WASHINGTON, Jan. 22 (Xinhua) -- The U.S. Senate will vote on two competing bills Thursday in an attempt to end the month-long partial government shutdown, Republican and Democratic Senate leaders said Tuesday.
The two spending bills include one with 5.7 billion U.S. dollars to fund the U.S.-Mexico border wall demanded by President Donald Trump, and another that extends funding for closed agencies until Feb. 8. The compromise was reached between Mitch McConnell, the Senate majority leader, and Chuck Schumer, the Senate Democratic leader.
Despite a seemingly softened tone, the two bills still face uncertainty in the Senate as each bill would need to garner 60 votes required to advance.
The Republicans have long sided with the president and insisted that any legislation to reopen the government include the border wall money, while the Democrats have repeatedly demanded the Congress reopen the government first, and then the two sides could discuss on border security funding.
Trump on Saturday proposed extending protections for young people brought to the nation illegally as children in exchange for the 5.7 billion dollar funding for his long-promised border wall, signaling a willingness to break the shutdown standoff.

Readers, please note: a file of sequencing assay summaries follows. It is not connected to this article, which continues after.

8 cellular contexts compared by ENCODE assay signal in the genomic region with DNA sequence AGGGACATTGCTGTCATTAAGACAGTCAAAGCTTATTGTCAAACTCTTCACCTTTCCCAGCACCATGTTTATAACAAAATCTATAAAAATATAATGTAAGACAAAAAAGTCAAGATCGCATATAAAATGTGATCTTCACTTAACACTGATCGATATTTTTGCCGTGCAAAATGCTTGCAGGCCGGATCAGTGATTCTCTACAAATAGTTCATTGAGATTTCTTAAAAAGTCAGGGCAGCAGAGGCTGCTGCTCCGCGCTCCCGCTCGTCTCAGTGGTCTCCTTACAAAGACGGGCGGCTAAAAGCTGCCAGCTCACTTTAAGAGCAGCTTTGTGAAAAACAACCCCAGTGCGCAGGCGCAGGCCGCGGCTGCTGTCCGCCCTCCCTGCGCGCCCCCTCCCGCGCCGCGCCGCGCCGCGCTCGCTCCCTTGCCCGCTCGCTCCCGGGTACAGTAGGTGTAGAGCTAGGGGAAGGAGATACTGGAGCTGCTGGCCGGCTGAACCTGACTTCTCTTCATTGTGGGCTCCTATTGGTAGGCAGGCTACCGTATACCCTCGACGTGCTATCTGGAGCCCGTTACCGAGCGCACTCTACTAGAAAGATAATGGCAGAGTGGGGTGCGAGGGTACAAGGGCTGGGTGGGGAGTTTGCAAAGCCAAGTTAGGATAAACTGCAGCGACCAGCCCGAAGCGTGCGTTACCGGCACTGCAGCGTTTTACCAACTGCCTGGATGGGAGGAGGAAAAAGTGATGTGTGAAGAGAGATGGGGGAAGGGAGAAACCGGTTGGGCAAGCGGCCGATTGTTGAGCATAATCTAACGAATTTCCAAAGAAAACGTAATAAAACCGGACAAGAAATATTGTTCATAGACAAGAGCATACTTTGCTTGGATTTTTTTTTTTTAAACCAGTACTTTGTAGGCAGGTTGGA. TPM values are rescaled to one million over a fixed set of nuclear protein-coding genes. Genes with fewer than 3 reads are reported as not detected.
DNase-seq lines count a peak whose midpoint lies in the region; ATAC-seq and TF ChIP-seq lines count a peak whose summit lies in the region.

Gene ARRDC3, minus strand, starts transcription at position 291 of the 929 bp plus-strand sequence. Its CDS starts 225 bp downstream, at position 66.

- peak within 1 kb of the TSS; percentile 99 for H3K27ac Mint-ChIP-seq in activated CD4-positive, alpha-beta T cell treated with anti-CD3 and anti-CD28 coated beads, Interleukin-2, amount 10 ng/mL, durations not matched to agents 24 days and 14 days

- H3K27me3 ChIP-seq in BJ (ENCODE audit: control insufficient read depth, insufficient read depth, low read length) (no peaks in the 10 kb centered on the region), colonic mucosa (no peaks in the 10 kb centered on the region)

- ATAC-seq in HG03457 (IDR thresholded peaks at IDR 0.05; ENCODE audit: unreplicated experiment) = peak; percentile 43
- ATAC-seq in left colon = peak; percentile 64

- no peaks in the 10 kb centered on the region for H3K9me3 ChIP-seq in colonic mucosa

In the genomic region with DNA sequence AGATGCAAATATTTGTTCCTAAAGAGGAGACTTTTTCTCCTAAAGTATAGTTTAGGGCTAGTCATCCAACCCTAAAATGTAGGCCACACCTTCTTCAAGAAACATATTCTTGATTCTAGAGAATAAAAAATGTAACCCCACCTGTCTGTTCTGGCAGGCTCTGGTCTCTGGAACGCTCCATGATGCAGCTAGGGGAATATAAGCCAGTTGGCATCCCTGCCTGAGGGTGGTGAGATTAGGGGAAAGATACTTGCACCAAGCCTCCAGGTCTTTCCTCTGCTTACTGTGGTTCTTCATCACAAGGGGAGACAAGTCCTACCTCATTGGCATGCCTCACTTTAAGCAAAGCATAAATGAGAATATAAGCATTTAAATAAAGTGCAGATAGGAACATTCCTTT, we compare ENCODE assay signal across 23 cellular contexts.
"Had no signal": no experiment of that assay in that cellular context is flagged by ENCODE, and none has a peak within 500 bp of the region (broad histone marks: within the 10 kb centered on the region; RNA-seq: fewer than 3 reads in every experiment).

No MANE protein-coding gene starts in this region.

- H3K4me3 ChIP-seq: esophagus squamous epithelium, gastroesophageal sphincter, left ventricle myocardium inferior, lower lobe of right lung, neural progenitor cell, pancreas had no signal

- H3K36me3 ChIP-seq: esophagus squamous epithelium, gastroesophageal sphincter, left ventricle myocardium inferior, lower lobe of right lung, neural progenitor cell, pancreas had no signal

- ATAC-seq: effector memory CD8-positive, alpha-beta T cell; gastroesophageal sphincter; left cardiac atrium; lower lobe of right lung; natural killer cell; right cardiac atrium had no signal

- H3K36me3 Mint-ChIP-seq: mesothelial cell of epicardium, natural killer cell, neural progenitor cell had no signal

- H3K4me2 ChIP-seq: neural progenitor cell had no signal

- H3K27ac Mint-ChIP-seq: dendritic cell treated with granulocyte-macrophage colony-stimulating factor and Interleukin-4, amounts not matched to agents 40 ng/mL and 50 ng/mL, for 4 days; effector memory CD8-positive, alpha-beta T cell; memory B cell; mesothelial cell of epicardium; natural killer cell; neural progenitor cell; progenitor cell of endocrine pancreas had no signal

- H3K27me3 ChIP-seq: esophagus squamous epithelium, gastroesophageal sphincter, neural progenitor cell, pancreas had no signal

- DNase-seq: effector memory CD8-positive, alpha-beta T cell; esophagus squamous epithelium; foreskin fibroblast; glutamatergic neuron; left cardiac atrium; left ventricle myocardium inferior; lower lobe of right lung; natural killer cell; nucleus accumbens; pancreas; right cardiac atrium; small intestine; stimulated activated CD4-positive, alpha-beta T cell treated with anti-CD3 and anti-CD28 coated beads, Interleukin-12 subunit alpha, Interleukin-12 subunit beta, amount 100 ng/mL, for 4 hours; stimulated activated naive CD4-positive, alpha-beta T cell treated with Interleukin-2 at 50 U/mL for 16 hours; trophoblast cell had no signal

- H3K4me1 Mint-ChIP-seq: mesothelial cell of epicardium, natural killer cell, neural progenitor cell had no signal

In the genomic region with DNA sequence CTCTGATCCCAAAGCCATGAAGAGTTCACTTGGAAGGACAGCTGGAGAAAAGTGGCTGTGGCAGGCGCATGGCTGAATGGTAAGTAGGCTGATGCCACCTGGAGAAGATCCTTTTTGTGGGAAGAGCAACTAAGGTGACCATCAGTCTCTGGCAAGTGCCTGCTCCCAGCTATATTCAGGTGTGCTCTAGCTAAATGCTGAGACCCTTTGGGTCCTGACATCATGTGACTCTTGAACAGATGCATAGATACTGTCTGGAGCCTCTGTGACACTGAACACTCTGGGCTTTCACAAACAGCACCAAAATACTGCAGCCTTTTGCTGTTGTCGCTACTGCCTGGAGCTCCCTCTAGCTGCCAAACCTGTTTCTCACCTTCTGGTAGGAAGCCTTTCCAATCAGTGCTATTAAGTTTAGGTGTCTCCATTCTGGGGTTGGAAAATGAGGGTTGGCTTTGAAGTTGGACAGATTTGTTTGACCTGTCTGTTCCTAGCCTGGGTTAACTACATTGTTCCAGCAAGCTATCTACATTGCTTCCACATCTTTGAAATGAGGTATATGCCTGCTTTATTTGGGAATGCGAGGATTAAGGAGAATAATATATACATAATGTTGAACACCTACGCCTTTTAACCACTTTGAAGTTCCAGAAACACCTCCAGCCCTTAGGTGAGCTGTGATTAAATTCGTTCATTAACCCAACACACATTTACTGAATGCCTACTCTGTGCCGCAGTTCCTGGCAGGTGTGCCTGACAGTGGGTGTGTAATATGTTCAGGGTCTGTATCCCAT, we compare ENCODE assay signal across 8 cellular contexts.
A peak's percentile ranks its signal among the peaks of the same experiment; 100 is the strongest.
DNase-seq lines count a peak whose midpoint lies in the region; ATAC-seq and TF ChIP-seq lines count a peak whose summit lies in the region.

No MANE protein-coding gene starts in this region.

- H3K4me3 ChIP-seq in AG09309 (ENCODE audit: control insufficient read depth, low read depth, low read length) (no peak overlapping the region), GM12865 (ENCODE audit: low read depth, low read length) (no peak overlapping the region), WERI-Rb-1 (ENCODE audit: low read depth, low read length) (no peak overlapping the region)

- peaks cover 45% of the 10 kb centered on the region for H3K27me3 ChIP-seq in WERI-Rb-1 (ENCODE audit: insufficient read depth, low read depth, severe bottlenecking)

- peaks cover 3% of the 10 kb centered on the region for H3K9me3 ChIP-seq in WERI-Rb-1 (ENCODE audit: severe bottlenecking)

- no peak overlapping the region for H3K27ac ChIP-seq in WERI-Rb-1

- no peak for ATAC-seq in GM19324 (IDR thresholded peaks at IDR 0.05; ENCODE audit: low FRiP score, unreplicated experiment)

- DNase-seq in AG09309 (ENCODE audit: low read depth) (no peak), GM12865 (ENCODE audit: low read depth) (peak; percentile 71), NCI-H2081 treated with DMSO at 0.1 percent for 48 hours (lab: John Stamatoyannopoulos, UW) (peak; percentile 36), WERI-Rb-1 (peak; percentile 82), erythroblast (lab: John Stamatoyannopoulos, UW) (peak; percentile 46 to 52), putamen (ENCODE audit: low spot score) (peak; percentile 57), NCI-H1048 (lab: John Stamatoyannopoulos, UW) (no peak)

Calling it a "non-starter," House Speaker Nancy Pelosi said in a statement Saturday that the proposal is "a compilation of several previously rejected initiatives." The top U.S. Democrat said the offer was unlikely to gain the votes needed to pass the House.
Trump on Tuesday resumed his defense of the border wall. "If we create a wall or barrier which prevents criminals and drugs from flowing into our country, crime will go down by record numbers!" the president tweeted.
Pelosi, meanwhile, tweeted Tuesday that the House Democrats will vote this week on "more bipartisan bills to re-open government, and act to bolster funding for border security solutions that work."
The record-long shutdown, now in its 32nd day, has affected a quarter of the federal government, forcing about 420,000 "essential" employees to work without pay, and 380,000 others to take unpaid leave.